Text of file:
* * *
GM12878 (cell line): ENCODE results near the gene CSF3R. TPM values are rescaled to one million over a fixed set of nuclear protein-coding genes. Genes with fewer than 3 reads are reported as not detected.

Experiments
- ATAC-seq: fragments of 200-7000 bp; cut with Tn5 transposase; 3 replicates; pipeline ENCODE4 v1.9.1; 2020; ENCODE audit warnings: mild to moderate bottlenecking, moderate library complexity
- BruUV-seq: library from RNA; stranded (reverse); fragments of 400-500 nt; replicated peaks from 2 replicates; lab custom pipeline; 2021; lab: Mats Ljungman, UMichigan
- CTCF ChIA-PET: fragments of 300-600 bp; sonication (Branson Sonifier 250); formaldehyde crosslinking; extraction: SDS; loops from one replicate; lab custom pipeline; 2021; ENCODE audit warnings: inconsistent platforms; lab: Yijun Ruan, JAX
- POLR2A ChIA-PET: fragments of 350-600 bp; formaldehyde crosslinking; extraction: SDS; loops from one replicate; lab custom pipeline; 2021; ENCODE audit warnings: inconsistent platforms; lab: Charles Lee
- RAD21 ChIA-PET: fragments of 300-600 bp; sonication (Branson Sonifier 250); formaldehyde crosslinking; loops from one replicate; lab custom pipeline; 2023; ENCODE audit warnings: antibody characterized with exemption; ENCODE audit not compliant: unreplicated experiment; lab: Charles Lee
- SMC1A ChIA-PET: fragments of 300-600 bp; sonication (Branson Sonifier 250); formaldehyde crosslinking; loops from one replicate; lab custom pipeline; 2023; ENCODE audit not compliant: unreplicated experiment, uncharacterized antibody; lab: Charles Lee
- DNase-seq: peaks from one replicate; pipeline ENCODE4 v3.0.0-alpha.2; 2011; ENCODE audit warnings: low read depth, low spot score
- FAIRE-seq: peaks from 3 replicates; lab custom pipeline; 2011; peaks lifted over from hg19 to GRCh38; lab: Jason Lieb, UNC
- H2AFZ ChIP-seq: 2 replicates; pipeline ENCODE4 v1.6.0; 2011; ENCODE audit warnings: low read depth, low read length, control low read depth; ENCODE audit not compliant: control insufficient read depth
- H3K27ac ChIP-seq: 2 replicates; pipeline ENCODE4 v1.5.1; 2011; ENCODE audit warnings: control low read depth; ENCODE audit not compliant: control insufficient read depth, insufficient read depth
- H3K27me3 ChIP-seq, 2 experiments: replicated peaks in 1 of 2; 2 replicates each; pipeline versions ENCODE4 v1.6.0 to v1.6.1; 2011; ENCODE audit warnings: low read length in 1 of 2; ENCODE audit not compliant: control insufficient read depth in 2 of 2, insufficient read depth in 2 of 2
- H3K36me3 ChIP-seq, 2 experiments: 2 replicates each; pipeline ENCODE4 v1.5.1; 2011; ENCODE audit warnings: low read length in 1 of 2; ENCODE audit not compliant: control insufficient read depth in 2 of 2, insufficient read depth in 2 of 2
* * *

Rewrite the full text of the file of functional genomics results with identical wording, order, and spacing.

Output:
GM12878 (cell line): ENCODE results near the gene CSF3R. TPM values are rescaled to one million over a fixed set of nuclear protein-coding genes. Genes with fewer than 3 reads are reported as not detected.

Experiments
- ATAC-seq: fragments of 200-7000 bp; cut with Tn5 transposase; 3 replicates; pipeline ENCODE4 v1.9.1; 2020; ENCODE audit warnings: mild to moderate bottlenecking, moderate library complexity
- BruUV-seq: library from RNA; stranded (reverse); fragments of 400-500 nt; replicated peaks from 2 replicates; lab custom pipeline; 2021; lab: Mats Ljungman, UMichigan
- CTCF ChIA-PET: fragments of 300-600 bp; sonication (Branson Sonifier 250); formaldehyde crosslinking; extraction: SDS; loops from one replicate; lab custom pipeline; 2021; ENCODE audit warnings: inconsistent platforms; lab: Yijun Ruan, JAX
- POLR2A ChIA-PET: fragments of 350-600 bp; formaldehyde crosslinking; extraction: SDS; loops from one replicate; lab custom pipeline; 2021; ENCODE audit warnings: inconsistent platforms; lab: Charles Lee
- RAD21 ChIA-PET: fragments of 300-600 bp; sonication (Branson Sonifier 250); formaldehyde crosslinking; loops from one replicate; lab custom pipeline; 2023; ENCODE audit warnings: antibody characterized with exemption; ENCODE audit not compliant: unreplicated experiment; lab: Charles Lee
- SMC1A ChIA-PET: fragments of 300-600 bp; sonication (Branson Sonifier 250); formaldehyde crosslinking; loops from one replicate; lab custom pipeline; 2023; ENCODE audit not compliant: unreplicated experiment, uncharacterized antibody; lab: Charles Lee
- DNase-seq: peaks from one replicate; pipeline ENCODE4 v3.0.0-alpha.2; 2011; ENCODE audit warnings: low read depth, low spot score
- FAIRE-seq: peaks from 3 replicates; lab custom pipeline; 2011; peaks lifted over from hg19 to GRCh38; lab: Jason Lieb, UNC
- H2AFZ ChIP-seq: 2 replicates; pipeline ENCODE4 v1.6.0; 2011; ENCODE audit warnings: low read depth, low read length, control low read depth; ENCODE audit not compliant: control insufficient read depth
- H3K27ac ChIP-seq: 2 replicates; pipeline ENCODE4 v1.5.1; 2011; ENCODE audit warnings: control low read depth; ENCODE audit not compliant: control insufficient read depth, insufficient read depth
- H3K27me3 ChIP-seq, 2 experiments: replicated peaks in 1 of 2; 2 replicates each; pipeline versions ENCODE4 v1.6.0 to v1.6.1; 2011; ENCODE audit warnings: low read length in 1 of 2; ENCODE audit not compliant: control insufficient read depth in 2 of 2, insufficient read depth in 2 of 2
- H3K36me3 ChIP-seq, 2 experiments: 2 replicates each; pipeline ENCODE4 v1.5.1; 2011; ENCODE audit warnings: low read length in 1 of 2; ENCODE audit not compliant: control insufficient read depth in 2 of 2, insufficient read depth in 2 of 2